This is where obsession comes in: the recurrence of images and ideas that the patient cannot repress. The classic version is about the omnipotence of the Jew—a real-life Satan whose unbounded might explained all evil. The new one is about Israel's cosmic clout. Even as Mr. Grass touts his "attachment" to Israel, recalling the my-best-friends-are-Jewish refrain, he casts the tiny country as an überpower. Apart from threatening the globe, Mr. Grass imagines, Israel enslaves 80 million Germans by wielding the Shoah to gouge U-Boats out of Berlin and to suppress "what must be said."
This is mendacity to the max, for critical coverage of Israel is a staple of the German media; no other country gets more flak. But the falsehood is a necessary part of the indictment. If we could only speak out, insinuates Mr. Grass, we will save the planet by defanging Israel. By eliminating its nukes through a "permanent control" regime, we will bring peace to the "demented" Middle East and "help ourselves" to boot. Compared to Israel, the "Elders" were a bunch of kindergarten kids.
Why the "return of the repressed?" The engine is unbearable guilt feelings, though Germany has evolved into a model democracy since 1945. How to regain moral worth? By projecting culpability onto Israel.
"The Germans will never forgive the Jews for Auschwitz," runs a mind-curdling quip ascribed to Zvi Rex, an Israeli psychiatrist. You don't need a shrink to deconstruct this defense mechanism. Our grandfathers did it, but the Israelis, who won't let us forget, are just as bad. Three classics are: "They are the new Nazis," "Gaza is like the Warsaw Ghetto" and "We learned our lesson, the Israelis did not." In the morality play fabricated by Mr. Grass, who has his own past to live down, Israel is worse than Hitler.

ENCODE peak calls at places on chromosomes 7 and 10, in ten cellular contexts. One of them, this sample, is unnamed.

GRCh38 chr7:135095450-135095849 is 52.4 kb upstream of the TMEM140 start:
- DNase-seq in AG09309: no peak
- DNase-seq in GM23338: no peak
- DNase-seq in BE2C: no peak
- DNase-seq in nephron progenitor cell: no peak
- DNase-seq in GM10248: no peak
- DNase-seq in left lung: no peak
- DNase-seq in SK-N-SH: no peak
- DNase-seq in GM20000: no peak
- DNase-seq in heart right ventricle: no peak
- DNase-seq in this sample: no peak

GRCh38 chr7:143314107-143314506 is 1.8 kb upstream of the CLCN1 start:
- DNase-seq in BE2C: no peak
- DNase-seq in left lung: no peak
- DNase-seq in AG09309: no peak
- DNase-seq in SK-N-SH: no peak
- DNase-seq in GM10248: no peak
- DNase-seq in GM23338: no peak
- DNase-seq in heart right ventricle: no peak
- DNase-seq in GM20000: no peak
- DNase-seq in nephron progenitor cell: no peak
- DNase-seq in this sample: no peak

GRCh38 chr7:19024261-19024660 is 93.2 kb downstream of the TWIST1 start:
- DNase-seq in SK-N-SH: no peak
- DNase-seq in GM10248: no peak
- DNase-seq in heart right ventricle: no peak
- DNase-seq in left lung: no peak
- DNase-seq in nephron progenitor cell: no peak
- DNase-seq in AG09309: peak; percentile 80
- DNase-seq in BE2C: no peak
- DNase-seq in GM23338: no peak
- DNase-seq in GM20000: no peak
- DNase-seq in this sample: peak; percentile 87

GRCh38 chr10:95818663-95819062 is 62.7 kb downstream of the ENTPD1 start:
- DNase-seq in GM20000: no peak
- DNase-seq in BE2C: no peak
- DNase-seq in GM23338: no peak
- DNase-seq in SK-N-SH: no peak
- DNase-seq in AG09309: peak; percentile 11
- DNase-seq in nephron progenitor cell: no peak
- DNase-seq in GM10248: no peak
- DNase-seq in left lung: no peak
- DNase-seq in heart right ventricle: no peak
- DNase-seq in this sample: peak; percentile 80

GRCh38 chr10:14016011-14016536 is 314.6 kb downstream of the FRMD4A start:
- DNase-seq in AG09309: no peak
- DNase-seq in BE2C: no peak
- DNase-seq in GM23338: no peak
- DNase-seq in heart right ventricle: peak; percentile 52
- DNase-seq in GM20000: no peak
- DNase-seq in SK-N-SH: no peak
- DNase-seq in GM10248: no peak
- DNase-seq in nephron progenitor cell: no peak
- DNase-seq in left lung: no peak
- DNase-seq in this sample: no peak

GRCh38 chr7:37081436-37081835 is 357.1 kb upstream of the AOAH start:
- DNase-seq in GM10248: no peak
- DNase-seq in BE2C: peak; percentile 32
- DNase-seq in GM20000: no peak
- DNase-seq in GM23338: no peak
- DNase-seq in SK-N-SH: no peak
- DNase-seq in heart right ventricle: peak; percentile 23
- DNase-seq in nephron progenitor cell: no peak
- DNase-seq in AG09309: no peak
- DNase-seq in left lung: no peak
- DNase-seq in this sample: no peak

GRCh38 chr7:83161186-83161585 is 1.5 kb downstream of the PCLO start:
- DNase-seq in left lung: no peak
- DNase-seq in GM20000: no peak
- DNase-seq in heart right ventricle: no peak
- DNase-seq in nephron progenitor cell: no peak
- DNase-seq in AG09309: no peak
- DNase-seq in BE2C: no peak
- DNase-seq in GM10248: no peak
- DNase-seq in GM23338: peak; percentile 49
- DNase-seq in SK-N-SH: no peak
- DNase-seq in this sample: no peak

Thus, the accounts are squared, with a tidy moral surplus left over for Mr. Grass and his new friends on the far left and far right. The good news is that the poem did not play well in the middle. For the past two weeks, the media have weighed in against the bard, saying "what must be said" in a very different way: that he had breached a 70-year old moral consensus, that he had turned the moral universe upside-down by casting Israel as aggressor and Iran as victim.
The bad news oozes out from the underground, in spades. Go to the website of any paper that has run critical pieces on Mr. Grass and read the comments, thousands of them. By a rough count, 90% cheer Mr. Grass. "At last!" is but the mildest applause. The rest is venom poured on the authors: abuse, hatred and, yes, plain old anti-Semitism.
The arsonist has lost the battle above-ground. Yet below, he is the redeemer who has finally struck a blow against those—Israel, Jewry, the political class—who rob Germany of dignity and freedom. Still, the odds are that the breach won't lead to a rout of the stalwarts.
Germany in 2012 is a normal country, a solid liberal democracy. The norm for Europe is for 15%-20% of the population to possess opinions labeled by the pollsters as "latent" anti-Semitism. Germany is not an outlier, but mainstream. Considering the past, that is reassuring.
Mr. Joffe is editor of Die Zeit in Hamburg, senior fellow of the Freeman-Spogli Institute for International Studies and fellow of the Hoover Institution, both at Stanford.